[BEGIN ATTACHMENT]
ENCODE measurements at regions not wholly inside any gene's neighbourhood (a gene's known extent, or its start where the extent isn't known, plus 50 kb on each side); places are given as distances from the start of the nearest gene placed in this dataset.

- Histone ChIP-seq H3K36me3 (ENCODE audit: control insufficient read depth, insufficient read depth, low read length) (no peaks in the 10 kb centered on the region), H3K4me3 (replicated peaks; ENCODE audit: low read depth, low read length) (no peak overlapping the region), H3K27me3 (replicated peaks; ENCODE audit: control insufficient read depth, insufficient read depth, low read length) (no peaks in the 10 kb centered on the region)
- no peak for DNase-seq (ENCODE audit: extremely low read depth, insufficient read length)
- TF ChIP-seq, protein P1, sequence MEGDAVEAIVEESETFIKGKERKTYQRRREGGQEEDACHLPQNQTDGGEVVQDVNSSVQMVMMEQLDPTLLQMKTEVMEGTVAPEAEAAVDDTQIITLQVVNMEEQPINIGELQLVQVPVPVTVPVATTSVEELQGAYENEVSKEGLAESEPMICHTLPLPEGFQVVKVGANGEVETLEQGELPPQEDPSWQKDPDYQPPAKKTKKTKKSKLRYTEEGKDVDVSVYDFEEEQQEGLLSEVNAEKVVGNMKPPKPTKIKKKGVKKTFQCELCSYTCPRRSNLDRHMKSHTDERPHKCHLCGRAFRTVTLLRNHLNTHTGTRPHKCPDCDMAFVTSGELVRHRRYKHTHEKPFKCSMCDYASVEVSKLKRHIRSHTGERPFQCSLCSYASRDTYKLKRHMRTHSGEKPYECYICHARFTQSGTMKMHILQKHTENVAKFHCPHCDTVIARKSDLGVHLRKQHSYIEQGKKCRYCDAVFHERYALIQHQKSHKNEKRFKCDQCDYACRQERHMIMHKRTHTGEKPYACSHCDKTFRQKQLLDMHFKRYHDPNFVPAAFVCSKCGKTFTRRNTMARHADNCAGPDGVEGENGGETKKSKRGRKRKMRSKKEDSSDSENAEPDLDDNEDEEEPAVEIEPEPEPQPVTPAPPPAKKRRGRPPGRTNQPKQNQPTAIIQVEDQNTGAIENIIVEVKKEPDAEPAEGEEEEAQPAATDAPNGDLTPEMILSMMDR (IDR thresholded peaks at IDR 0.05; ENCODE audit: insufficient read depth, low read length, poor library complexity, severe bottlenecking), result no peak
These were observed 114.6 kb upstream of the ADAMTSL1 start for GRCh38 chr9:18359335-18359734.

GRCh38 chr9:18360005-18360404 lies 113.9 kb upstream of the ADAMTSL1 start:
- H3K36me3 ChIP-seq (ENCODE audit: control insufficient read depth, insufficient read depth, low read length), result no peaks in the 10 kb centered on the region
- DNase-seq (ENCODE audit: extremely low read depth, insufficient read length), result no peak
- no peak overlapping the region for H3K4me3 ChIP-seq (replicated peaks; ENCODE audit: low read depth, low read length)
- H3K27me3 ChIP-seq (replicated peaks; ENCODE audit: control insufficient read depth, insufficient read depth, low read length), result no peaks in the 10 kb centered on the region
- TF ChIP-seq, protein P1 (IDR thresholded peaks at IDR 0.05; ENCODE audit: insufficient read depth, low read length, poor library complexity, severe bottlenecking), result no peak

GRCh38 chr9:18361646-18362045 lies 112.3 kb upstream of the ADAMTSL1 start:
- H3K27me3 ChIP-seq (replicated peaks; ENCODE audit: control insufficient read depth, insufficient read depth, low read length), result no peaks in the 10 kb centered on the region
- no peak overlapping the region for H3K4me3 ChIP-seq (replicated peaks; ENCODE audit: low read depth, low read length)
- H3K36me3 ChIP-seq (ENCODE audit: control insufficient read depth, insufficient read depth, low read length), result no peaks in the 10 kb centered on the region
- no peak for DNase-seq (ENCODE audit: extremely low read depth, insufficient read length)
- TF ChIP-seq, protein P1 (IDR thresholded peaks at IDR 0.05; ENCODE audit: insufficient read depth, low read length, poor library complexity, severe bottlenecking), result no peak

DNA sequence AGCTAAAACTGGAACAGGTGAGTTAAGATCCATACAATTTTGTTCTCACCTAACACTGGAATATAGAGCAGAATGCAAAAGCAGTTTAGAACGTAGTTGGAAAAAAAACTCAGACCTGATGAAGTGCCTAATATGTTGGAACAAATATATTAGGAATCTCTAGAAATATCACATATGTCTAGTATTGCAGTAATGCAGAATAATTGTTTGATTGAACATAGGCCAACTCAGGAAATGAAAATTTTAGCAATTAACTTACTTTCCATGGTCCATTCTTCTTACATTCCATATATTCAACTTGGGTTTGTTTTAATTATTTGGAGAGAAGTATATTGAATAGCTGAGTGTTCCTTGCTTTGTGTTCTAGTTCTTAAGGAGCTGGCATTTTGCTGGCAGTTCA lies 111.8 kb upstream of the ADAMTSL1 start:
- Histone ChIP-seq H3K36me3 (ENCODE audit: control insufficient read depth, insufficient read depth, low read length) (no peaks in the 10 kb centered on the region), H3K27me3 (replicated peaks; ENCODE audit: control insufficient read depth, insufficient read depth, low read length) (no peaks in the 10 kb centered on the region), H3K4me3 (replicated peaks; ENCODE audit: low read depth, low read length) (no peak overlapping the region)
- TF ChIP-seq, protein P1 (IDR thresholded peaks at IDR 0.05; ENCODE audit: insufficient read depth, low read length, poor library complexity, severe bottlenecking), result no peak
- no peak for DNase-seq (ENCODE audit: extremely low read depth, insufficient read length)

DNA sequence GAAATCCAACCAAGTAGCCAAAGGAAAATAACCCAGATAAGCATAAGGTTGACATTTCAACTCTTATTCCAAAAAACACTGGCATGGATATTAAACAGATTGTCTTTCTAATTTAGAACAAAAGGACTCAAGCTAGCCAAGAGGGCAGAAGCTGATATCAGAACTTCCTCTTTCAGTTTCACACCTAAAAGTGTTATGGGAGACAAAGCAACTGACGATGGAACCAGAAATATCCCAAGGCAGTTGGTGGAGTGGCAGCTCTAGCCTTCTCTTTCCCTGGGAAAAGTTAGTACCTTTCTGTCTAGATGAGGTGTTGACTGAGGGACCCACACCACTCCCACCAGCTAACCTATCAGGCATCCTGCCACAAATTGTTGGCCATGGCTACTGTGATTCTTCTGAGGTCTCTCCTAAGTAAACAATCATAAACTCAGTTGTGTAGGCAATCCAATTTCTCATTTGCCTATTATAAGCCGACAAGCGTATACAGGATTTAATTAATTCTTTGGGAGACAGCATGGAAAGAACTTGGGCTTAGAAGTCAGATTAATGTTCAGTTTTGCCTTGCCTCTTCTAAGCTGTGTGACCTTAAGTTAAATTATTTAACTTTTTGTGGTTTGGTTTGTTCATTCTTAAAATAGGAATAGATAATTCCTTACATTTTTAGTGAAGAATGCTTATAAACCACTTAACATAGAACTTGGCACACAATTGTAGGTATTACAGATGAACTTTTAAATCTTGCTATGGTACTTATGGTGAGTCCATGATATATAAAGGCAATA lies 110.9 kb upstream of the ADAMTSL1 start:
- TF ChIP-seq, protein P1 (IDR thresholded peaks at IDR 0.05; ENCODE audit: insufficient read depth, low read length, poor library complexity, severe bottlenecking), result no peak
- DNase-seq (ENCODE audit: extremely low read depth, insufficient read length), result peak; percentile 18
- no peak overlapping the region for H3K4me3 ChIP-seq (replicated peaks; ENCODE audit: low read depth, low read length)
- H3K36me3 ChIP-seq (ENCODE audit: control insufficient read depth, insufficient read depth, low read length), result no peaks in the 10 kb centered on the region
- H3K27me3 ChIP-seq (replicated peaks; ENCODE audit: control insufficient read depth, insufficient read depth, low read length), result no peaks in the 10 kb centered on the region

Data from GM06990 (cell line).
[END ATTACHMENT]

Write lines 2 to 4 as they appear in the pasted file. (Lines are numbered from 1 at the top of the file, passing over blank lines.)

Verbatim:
- Histone ChIP-seq H3K36me3 (ENCODE audit: control insufficient read depth, insufficient read depth, low read length) (no peaks in the 10 kb centered on the region), H3K4me3 (replicated peaks; ENCODE audit: low read depth, low read length) (no peak overlapping the region), H3K27me3 (replicated peaks; ENCODE audit: control insufficient read depth, insufficient read depth, low read length) (no peaks in the 10 kb centered on the region)
- no peak for DNase-seq (ENCODE audit: extremely low read depth, insufficient read length)
- TF ChIP-seq, protein P1, sequence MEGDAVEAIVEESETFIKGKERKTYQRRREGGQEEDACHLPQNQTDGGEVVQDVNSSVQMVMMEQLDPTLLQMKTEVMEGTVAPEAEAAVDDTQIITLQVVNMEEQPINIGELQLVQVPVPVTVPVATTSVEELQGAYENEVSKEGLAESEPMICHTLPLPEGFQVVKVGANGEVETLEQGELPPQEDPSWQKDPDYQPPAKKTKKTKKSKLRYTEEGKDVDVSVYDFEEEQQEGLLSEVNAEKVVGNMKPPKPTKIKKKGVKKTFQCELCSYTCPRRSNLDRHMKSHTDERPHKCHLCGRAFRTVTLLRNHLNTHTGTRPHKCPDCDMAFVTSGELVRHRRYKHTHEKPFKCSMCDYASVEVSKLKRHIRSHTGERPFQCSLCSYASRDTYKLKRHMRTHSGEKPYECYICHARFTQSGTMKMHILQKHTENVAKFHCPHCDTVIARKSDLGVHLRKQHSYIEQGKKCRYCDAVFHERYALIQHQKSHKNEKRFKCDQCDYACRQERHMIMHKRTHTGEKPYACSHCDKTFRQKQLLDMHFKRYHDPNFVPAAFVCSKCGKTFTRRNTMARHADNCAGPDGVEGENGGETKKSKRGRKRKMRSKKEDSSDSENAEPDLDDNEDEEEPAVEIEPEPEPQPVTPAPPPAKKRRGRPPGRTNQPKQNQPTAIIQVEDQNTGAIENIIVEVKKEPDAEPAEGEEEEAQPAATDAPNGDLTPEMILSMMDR (IDR thresholded peaks at IDR 0.05; ENCODE audit: insufficient read depth, low read length, poor library complexity, severe bottlenecking), result no peak